On April 28 I will be participating in a panel discussion about club newsletters during the Central States Numismatic Society’s annual get-together at the Renaissance Convention Center in Schaumburg, Ill.
It begins at 10:30 a.m. and lasts for two hours.
I hope you will come.
Lest you think I might be bragging, I will hurry to add that I am mentioning this event at the request of Ray Lockwood, the education director of CSNS. He wants you there.
There will be five of us on the panel. We all have something to do with numismatic journalism.
Our purpose as Ray has put it is to present “the ins and outs of newsletter editing with helpful tips on how to write a club newsletter, how to generate news items, how to interview coin collectors, where to find stories, e-mailing newsletters and what a local club newsletter looks like.”
Even with the aid of the Internet, one of the hardest jobs to fill in numismatics is that of the club newsletter editor.
It seems the standard approach at a club meeting is to elect or appoint someone and then everyone else dashes for cover.
It should not be that way, but it often is.
The good newsletter editors have perfected a blend of talents, ranging from being able to cajole reluctant writers to put some thoughts down for use, to accessing a flow of consciousness from their own brains about personal experiences.
Importantly, newsletter writers who recognize the fact that each and every member of a club has a tale to tell means that there is a rich vein of stories at hand. All that needs doing is to begin mining it.
There stories range from what happened at the most recent show, to how they began collecting, what they collect, their first time at a coin club meeting, who they have met and what mistakes they might warn others not to repeat.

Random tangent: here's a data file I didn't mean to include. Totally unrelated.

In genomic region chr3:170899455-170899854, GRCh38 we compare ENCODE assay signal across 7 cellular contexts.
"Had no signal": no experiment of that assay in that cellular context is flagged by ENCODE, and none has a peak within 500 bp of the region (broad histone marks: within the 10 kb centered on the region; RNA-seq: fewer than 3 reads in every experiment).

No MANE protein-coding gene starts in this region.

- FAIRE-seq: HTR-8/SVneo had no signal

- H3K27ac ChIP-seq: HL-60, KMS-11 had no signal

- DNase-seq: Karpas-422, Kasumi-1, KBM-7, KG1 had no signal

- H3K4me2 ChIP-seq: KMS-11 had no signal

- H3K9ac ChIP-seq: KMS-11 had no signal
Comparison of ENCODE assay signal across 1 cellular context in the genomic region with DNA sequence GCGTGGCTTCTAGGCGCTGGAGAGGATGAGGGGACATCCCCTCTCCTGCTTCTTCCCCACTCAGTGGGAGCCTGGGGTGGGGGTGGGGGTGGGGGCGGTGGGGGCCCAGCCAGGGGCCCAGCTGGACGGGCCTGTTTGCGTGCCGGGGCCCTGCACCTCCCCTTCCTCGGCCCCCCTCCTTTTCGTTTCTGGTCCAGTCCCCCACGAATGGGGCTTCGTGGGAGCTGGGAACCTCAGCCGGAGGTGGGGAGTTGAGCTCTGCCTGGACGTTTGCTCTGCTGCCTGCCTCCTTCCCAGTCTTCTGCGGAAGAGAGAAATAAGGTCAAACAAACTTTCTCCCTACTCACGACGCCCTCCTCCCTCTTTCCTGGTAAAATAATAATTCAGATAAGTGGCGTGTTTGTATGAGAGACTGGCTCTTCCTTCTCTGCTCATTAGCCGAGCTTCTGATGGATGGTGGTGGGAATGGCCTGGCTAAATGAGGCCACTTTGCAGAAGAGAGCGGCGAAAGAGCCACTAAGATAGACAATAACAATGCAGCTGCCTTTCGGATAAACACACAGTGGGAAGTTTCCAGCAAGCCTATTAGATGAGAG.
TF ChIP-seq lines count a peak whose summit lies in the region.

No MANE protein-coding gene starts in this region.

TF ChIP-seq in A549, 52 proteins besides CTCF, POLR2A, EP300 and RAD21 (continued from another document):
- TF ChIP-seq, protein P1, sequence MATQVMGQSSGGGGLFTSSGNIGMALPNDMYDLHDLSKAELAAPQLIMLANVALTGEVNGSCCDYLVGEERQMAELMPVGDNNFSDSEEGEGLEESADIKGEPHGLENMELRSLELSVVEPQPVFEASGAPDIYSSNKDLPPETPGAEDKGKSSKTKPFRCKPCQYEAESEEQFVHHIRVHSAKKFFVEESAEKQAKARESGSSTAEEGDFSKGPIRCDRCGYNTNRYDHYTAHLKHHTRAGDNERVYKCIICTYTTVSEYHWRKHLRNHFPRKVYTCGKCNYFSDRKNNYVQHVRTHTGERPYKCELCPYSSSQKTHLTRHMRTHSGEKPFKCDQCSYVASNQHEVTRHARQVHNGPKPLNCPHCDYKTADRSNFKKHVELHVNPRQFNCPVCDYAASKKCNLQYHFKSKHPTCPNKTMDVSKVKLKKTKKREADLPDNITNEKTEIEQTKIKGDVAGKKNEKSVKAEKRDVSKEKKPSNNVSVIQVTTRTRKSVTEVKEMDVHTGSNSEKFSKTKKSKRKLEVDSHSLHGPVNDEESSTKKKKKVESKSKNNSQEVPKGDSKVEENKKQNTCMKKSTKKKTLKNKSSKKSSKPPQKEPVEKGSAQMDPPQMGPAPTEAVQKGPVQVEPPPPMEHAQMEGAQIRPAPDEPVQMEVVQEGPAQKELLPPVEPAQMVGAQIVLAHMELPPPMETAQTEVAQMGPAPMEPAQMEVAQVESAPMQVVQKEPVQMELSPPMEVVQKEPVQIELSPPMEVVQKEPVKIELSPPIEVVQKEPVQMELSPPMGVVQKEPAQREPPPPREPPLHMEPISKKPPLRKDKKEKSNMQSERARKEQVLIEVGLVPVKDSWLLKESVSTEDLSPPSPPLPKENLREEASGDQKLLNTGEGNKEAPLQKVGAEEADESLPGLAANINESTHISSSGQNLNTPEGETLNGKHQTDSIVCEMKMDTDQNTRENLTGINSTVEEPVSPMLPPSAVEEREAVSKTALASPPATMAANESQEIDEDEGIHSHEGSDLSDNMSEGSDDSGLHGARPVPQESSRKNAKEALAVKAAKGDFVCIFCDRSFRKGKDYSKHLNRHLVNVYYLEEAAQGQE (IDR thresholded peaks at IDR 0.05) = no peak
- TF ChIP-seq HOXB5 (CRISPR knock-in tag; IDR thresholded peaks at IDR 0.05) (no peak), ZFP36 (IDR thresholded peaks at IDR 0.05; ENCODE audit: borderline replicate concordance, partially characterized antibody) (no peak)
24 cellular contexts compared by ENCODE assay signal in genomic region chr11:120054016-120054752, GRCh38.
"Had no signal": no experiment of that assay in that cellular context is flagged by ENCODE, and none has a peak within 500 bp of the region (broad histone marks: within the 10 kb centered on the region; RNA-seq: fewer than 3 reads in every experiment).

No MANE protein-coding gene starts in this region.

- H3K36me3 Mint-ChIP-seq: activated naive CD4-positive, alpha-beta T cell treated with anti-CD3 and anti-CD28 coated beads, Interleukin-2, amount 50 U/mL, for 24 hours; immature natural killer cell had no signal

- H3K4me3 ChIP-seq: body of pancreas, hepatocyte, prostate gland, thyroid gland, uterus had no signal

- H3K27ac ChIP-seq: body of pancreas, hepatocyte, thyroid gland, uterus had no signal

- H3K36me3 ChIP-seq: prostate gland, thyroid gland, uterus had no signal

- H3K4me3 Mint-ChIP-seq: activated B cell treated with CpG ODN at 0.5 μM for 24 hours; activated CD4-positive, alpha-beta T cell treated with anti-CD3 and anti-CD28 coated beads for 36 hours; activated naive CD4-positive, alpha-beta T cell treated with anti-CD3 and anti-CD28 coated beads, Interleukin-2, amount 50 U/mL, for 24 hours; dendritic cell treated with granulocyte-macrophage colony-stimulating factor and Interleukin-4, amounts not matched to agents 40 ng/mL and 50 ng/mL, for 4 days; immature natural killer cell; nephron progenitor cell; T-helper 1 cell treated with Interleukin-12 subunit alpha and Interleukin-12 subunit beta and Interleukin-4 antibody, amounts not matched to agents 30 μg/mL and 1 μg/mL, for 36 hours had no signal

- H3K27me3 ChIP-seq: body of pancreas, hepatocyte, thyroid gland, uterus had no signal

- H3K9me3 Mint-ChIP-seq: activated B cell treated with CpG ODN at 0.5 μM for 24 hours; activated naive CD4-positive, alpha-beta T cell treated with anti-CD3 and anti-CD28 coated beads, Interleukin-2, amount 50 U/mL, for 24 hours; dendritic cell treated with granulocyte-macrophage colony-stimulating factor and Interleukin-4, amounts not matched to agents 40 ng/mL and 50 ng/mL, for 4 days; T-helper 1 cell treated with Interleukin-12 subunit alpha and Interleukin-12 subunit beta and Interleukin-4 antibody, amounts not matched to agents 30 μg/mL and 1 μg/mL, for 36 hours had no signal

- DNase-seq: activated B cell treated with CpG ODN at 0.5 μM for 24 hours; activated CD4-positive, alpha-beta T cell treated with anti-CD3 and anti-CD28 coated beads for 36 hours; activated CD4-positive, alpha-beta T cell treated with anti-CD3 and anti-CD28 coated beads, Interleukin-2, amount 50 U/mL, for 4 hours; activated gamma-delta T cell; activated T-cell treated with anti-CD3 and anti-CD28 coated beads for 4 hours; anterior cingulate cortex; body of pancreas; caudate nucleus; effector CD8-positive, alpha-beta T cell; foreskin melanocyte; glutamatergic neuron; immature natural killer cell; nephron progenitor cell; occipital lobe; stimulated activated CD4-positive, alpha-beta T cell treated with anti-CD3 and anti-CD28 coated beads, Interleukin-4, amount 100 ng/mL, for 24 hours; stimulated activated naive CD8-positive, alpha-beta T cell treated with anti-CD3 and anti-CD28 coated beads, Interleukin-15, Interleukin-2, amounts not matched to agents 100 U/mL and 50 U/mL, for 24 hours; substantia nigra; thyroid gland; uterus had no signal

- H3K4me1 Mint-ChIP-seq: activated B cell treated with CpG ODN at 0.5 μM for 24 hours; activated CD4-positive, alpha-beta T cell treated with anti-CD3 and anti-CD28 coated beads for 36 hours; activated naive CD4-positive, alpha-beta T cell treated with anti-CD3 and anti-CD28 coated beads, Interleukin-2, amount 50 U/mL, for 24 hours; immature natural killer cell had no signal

Just think of how numismatics has interacted with everything else in your life and you will find that the interesting thoughts will bubble up in your mind that could be shared.
A club newsletter editor is the person to share your thoughts with.
Perhaps the biggest talent of newsletter editors is the ability to get the job done. There are deadlines.
The notice board aspect of meeting dates, show dates and other club events means these deadlines must be met.
The deadline for this CSNS educational forum and workshop is coming up fast. Admission is free. Ray would like to see a room full of people.
I had better tell you who else will be there so you can make an informed choice.
The four other panel members are Beth Deisher, retired editor of Coin World; Steve Roach, editor at large for Coin World; Gerald Tebben, editor of Central States’ own journal, The Centinel, and Wayne Homren, editor of E-Sylum.
I would like to thank Ray for organizing this event. He is a retired teacher who knows the value of education.
He is doing a bang-up job as the CSNS education director. I plan to tell him so when I see him at the convention.
I hope to see you there even if you are not currently a newsletter editor. Making new friends is another helpful aspect in the life of every editor and I enjoy meeting people.
Please help Ray out by registering ahead of time.
There is no cost, but it does help to have a head count to assure the event will be held with appropriate accommodations.
To do this, send Ray an email.
His address is: firstname.lastname@example.org.
If you do come, we will let you in on a little secret: Editors do have a lot of fun.
Buzz blogger Dave Harper has twice won the Numismatic Literary Guild Award for Best Blog and is editor of the weekly newspaper "Numismatic News."
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